The European Union supports Georgia with a new € 16 million programme on Border Management and Migration.
On Thursday 11 June, 2013 the EU Commissioner for Enlargement and Neighbourhood Policy Štefan Füle, and the State Minister for European and Euro-Atlantic Integration, Alexander Petriashvili, signed the financing agreement for a four year programme totalling € 16 million: “Enhancing Georgia’s Capacity for Border Managements and Migration”.
Good governance and respect for human rights are integrated into this new programme, which will:
- Improve Georgia’s border management, by supporting agencies active in this field, encouraging the exchange of data and providing modern equipment for the monitoring of borders in line with the EU-standards;
- Strengthen the government’s capacity to coordinate and manage migration through technical assistance. In particular, it will support Georgian authorities to implement their Migration Action Plan, and therefore reduce irregular migration in line with human rights principles as well as with the needs of the national labour market;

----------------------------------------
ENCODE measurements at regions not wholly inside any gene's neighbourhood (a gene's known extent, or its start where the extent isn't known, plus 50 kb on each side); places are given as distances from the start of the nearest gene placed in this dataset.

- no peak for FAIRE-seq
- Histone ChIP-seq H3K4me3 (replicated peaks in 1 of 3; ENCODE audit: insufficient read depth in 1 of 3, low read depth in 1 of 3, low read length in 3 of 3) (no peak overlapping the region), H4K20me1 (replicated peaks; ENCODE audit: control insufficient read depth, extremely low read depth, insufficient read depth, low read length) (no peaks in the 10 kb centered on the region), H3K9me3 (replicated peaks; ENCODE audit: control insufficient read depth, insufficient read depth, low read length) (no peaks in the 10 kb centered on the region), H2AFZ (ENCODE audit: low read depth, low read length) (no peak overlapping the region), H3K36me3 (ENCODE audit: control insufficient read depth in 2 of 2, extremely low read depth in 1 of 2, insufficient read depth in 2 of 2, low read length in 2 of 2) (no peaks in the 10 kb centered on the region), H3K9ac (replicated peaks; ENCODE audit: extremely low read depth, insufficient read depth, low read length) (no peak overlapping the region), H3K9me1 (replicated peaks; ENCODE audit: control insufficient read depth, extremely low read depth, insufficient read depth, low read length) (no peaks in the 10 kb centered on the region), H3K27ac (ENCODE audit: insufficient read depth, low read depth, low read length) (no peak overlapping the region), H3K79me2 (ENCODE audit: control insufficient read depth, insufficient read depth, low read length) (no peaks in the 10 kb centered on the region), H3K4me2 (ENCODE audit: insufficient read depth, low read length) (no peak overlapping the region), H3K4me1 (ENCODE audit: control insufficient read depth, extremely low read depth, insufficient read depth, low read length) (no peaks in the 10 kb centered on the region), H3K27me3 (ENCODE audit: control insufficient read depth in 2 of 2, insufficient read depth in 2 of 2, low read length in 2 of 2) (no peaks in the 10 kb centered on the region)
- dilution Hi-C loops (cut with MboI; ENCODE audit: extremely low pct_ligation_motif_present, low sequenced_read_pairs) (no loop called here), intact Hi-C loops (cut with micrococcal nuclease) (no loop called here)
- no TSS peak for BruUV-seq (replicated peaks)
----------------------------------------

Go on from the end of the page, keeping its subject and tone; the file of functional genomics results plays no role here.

- Enhance the government’s capacity to fight against cross border crime and against trafficking in human beings by supporting the State Migration Commission and the State Fund for Victims of Trafficking in Human Beings.
Border management and migration are key areas in the dialogue on visa liberalisation between the EU and Georgia, and integral part of the Visa Liberalisation Action Plan.
At the occasion of the signature, Commissioner Füle pointed out: We welcome the measures taken by Georgia to improve proper management of borders and to promote legal migration, two key aspects in our dialogue on visa liberalisation. This is the largest programme so far in these fields and it will accompany Georgian efforts for the next four years.
This is a concrete initiative which translates the principle of “More-for-More “ launched in the frame of the Eastern Partnership Integration and Cooperation programme (EaPIC): the more and the faster a country progresses in its reforms on democracy and human rights, the more support it will get from the EU.